Publications

Reference Information Paper 82

A Finding Aid to Records Relating to Personal Participation in World War II: American Military Casualties and Burials

Table of Contents

Endnotes

1. This section is based on information found in a Department of the Army publication and in Record Group 160, Records of Headquarters Army Service Forces (ASF), unless otherwise noted.

Army Battle Casualties and Nonbattle Deaths in World War II: Final Report, 7 December 1941-31 December, 1946, by the Department of the Army, contains statistics that reflect all changes made in the Adjutant General's Office (AGO) card file records through December 32, 1949, including a reconciliation of the card records in AGO's Strength Accounting Branch and its Casualty Branch.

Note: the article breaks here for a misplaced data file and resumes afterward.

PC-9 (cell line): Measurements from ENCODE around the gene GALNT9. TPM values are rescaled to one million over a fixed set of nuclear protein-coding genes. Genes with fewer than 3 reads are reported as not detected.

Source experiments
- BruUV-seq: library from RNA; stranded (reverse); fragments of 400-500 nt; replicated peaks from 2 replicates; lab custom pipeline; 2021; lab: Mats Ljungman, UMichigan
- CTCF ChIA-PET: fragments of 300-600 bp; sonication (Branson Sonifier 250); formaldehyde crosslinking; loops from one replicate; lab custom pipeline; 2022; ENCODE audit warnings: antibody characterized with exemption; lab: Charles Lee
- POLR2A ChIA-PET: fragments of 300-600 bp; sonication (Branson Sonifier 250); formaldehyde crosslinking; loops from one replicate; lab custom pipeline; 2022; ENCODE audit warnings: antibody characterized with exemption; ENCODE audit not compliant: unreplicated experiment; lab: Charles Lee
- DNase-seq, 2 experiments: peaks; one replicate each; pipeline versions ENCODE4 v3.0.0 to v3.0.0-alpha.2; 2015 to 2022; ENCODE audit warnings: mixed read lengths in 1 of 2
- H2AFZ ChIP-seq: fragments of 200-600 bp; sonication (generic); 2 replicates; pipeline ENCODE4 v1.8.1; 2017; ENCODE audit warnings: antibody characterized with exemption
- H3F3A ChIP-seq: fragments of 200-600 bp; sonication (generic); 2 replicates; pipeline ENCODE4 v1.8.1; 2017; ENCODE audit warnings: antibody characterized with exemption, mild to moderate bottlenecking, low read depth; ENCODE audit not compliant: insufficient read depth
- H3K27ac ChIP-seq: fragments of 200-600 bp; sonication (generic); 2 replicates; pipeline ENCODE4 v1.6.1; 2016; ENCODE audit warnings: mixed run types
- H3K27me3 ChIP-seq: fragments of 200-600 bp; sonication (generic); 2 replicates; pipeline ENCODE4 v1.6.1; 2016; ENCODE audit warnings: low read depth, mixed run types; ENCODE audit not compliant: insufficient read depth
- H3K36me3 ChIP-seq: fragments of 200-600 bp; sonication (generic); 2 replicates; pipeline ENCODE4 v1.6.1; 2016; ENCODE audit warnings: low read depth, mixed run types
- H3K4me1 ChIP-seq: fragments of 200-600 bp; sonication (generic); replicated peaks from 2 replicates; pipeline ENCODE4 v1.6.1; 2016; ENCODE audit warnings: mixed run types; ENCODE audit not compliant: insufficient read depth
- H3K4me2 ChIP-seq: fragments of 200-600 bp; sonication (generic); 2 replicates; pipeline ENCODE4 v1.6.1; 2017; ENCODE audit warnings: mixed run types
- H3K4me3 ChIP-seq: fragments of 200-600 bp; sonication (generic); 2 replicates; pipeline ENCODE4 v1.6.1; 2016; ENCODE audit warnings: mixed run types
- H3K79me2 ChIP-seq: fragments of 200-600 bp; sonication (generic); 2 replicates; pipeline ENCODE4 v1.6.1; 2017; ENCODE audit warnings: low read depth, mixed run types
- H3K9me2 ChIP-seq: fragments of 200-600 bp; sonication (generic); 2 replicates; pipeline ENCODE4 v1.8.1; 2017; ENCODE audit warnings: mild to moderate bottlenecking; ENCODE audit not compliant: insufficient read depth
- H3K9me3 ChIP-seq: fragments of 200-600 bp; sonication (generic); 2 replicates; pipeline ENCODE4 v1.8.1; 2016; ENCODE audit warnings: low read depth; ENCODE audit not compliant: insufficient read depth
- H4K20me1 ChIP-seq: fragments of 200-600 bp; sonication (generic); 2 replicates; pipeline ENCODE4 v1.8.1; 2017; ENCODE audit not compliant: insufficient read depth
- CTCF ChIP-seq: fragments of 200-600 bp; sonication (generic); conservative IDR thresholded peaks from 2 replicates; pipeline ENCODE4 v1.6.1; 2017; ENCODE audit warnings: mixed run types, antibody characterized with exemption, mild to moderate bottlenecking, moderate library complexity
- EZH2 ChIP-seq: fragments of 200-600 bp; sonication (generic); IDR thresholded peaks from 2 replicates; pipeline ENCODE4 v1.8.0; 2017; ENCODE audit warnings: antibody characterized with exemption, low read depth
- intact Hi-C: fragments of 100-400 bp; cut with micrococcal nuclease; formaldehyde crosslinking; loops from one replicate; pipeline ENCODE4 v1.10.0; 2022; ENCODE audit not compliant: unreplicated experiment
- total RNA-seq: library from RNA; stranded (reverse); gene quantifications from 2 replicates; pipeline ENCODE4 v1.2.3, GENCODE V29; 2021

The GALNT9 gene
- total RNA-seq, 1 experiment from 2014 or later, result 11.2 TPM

Record Group 160 (ASF, Office of the Command General, Control Division, Administrative Management Branch) includes the series, historical file, 1941-46, which contains the following two reports and four press releases:

  • "The ASF in World War II: Volume II," Chapter D, pp. 92-96
  • "AGO Section for Annual Report of the ASF for Fiscal Year 1945, 1 July 1944-30 June 1945 (Compiled in Policy and Historical Branch, AGO June 1945)," pp. 15-22
  • OCTOBER 20, 1943--"All Information Available Given to Next of Kin on Army Casualties"
  • NOVEMBER 20, 1943--"Missing in Action Constitute Army's Greatest Casualty Problem"
  • OCTOBER 18, 1944--"Speed, Care, Sympathy Mark Delivery of Casualty Messages"
  • NOVEMBER 19, 1944--"Emergency Addressees of Casualties to Get Detail Reports From Overseas."